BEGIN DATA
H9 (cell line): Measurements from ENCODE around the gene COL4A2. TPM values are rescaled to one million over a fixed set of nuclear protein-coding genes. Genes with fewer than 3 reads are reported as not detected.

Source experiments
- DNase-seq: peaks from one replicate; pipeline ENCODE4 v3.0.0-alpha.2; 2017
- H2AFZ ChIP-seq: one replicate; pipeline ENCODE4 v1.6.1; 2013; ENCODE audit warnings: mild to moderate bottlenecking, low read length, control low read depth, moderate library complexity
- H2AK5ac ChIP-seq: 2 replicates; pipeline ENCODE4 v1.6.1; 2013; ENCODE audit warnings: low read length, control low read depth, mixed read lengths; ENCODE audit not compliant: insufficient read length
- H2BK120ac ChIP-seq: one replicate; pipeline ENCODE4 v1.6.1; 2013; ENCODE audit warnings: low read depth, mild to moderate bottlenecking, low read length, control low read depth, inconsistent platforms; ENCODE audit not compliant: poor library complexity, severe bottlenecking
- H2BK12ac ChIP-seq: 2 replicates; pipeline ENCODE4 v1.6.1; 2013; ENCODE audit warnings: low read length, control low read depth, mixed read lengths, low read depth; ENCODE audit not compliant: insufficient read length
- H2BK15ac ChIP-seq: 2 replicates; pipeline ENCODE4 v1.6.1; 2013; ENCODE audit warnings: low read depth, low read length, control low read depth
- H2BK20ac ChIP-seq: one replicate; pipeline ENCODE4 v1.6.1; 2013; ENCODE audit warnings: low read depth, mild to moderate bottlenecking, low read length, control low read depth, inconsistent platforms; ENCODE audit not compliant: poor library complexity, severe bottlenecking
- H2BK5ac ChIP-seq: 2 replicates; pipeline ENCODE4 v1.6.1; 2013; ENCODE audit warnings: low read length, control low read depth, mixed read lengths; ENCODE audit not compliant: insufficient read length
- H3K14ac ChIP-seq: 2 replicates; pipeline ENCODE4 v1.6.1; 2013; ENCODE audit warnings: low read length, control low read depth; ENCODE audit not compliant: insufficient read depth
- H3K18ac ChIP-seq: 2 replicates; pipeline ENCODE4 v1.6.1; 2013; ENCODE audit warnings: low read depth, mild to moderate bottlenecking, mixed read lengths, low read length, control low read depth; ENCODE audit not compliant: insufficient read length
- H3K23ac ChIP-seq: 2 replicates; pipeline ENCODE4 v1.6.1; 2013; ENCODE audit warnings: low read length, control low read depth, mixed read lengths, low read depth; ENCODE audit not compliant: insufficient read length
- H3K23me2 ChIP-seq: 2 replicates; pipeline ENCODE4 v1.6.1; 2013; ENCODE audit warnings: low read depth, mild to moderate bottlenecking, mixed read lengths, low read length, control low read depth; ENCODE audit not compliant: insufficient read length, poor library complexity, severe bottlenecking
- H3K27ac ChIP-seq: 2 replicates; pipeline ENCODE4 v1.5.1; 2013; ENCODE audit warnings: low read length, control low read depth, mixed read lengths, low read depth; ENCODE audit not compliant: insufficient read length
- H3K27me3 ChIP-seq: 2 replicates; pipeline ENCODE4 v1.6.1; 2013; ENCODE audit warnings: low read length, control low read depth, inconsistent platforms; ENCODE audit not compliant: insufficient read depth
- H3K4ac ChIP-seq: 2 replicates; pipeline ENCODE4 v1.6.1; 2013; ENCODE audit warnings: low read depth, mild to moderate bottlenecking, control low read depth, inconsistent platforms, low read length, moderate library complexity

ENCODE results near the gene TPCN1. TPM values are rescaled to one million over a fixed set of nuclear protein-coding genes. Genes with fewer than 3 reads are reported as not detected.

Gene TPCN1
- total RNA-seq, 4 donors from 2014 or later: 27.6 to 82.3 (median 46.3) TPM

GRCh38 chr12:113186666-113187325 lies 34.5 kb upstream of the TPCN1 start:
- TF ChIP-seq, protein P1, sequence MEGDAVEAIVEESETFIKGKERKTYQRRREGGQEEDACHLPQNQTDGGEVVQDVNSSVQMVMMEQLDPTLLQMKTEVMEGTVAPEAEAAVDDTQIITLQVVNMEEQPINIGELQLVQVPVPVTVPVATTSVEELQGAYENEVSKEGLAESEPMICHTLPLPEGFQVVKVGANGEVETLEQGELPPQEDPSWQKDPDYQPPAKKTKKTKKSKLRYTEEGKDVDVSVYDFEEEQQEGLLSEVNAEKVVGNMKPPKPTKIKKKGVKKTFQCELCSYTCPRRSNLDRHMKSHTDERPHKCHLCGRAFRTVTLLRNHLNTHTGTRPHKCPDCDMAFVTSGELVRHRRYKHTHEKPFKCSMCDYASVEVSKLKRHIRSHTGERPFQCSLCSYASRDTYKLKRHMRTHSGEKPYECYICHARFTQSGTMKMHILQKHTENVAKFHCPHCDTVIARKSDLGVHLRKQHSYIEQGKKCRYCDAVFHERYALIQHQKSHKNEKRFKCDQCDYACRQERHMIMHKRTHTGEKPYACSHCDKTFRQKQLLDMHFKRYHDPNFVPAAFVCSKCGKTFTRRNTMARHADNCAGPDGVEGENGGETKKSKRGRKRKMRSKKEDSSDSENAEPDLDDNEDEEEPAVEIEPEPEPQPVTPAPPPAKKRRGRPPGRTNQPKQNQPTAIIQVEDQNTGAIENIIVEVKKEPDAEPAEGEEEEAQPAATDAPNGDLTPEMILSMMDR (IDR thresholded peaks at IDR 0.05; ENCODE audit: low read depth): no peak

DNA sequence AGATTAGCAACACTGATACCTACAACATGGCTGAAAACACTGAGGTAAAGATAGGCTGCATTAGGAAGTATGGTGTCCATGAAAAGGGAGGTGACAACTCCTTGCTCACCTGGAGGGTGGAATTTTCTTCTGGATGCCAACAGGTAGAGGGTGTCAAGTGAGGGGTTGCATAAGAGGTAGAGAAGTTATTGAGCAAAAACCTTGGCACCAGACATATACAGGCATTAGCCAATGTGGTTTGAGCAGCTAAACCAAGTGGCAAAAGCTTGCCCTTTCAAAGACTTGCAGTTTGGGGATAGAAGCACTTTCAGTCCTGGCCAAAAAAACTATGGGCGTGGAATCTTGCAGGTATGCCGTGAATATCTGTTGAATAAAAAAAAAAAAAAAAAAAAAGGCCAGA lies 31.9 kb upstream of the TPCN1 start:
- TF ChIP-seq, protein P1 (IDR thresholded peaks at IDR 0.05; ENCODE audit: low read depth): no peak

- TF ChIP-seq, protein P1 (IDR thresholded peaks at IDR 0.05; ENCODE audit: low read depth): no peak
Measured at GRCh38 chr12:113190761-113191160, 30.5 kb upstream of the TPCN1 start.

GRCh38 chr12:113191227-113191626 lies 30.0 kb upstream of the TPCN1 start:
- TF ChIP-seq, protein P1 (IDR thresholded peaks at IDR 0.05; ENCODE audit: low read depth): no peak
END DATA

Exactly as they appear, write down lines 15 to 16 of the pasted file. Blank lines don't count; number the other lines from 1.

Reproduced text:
- H3K27ac ChIP-seq: 2 replicates; pipeline ENCODE4 v1.5.1; 2013; ENCODE audit warnings: low read length, control low read depth, mixed read lengths, low read depth; ENCODE audit not compliant: insufficient read length
- H3K27me3 ChIP-seq: 2 replicates; pipeline ENCODE4 v1.6.1; 2013; ENCODE audit warnings: low read length, control low read depth, inconsistent platforms; ENCODE audit not compliant: insufficient read depth